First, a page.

BGB 1.4 link protocol

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This is the bgb 1.4 link protocol. Used in bgb versions 1.4.x and 1.5.x and possibly in later versions.

It is the intention that this protocol keeps being used, with negotiation for new features as necessary, to maintain back and forward compatibility with older BGB versions (>= 1.4) and 3rd party implementations. If this is no longer possible, the protocol version will be changed, and compatibility broken.

bgb game link works over TCP/IP. one side listens, the other side connects. When the initial handshake is complete, until the connection is broken, a plugged in link cable is emulated.

The TCP_NODELAY setting should be set on the socket to avoid extra delays in the OS. Also, keep in mind that due to the nature of TCP, packet boundaries are not guaranteed: multiple commands may be in a single TCP packet, and a command may be split over multiple TCP packets.

When individual bits are referred to, bit 0 is the lowest bit. Literal values are decimal, or $ prefixed hexadecimal.

All communication is in the form of 8 byte packets.

structure of packets

Note that while the i1 field would typically be used for a timestamp, its actual usage depends on an individual command's description of fields.
ofs	size	description
0	1	b1, command
1	1	b2
2	1	b3
3	1	b4
4	4	i1, timestamp (little endian)

initial handshake

When the link is established, both sides send a "version" packet, and verify the received packet. If the received values don't match, the connection is dropped.


Both sides maintain a "timestamp", which is in 2 MiHz clocks (2^21 cycles per second). Each side sends its own local timestamp in packets, and maintains the difference between its own timestamp, and the received timestamp. Timestamps only contain the lowest 31 bits, the highest bit is always 0. Timestamps can wrap over. Timestamps are used so each side can, at the right times, wait for the remote side, for synchronization.


The number in each header is the command number (value of b1)

1 - version

The protocol version. A change of these fields indicates a different (incompatible) protocol used.


101 - joypad

Joypad change, for remote control of an emulator. The receiving end can choose to ignore joypad changes, or update its button state accordingly.

Any bits and fields other than the ones used for a purpose MUST be 0 when sending, and MUST be ignored when receiving.

b2=joypad change
	bit 0-2: button number
	bit 3: 1 if button is pressed, 0 if button is released
	bit 4-7: 0 (due to a bug in previous bgb versions, these bits can't be used in the future and must remain 0)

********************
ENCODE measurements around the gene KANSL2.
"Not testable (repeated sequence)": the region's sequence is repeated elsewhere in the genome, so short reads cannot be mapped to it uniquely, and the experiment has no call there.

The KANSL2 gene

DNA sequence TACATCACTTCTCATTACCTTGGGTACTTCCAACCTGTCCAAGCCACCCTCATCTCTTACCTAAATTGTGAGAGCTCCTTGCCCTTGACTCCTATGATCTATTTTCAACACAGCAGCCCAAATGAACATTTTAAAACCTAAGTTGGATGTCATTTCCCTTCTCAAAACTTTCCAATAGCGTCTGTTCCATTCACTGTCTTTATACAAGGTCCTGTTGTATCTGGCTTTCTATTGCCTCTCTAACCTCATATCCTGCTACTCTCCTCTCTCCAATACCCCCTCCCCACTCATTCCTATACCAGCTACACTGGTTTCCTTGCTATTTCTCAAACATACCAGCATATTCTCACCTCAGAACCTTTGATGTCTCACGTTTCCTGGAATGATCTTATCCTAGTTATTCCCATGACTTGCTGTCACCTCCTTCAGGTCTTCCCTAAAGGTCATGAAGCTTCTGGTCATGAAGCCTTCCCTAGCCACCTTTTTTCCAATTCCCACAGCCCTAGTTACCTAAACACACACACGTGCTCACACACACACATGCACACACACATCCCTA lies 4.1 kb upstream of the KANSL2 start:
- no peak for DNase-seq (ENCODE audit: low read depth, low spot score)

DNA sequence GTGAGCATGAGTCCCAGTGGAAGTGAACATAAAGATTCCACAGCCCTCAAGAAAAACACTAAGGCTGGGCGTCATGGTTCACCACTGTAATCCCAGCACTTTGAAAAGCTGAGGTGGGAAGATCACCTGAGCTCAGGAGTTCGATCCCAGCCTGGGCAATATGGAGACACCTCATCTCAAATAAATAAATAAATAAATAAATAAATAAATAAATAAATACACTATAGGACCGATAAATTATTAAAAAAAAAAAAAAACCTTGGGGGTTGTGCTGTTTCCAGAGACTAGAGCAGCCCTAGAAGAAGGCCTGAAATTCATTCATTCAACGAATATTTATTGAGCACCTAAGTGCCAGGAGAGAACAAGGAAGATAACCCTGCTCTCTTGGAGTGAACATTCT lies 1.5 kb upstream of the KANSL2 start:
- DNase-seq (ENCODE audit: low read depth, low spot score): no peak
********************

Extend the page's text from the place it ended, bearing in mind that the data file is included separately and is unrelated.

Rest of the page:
104 - sync1

Send a byte as master. The control value is mostly the SC register, except the addition of the double speed bit.
b2=data value.
b3=control value.
	bit 0: 1
	bit 1: high speed
	bit 2: double speed
	bit 3-6: 0
	bit 7: 1

105 - sync2

Send a byte as slave. This command is sent in response to receiving a sync1, if a passive transfer was started.
b2=data value
b3=control value, $80

106 - sync3

This packet can have two meanings.

Sent in response to a received active transfer when not doing a passive transfer:

A synchronization (sending timestamp) that is not a transfer:

108 - status

Used to communicate various status values about this emulator. if the other side is not running, or paused, this side can change its behavior accordingly. Any bits and fields other than the ones used for a purpose MUST be 0 when sending, and MUST be ignored when receiving. They may be used in the future. The status packet should be sent in response to version (for initial handshake), and whenever the status changes. it MUST NOT be sent in response to receiving a status packet.

	bit 0 ($01): statusflag_running: is running
	bit 1 ($02): statusflag_paused: is paused
	bit 2 ($04): statusflag_supportreconnect: support automatic reconnect and "wantdisconnect" (new in BGB 1.5.2)

109 - wantdisconnect

(new in BGB 1.5.2)

Used to indicate to not automatically reconnect after the connection is broken, for user initiated disconnect. All fields must be 0 on sending, and must be ignored on receiving

Usage of this command depends on having seen statusflag_supportreconnect set in a "status" message in this session:

If YES: On a user initiated disconnect, one SHOULD send the "wantdisconnect" message. If the link was broken without having seen a "wantdisconnect" message, one MAY automatically reconnect. If the link is broken and the message was seen, one MUST NOT automatically reconnect.

If NO: One MUST NOT send the "wantdisconnect" message. If the link is broken, one SHOULD NOT automatically reconnect.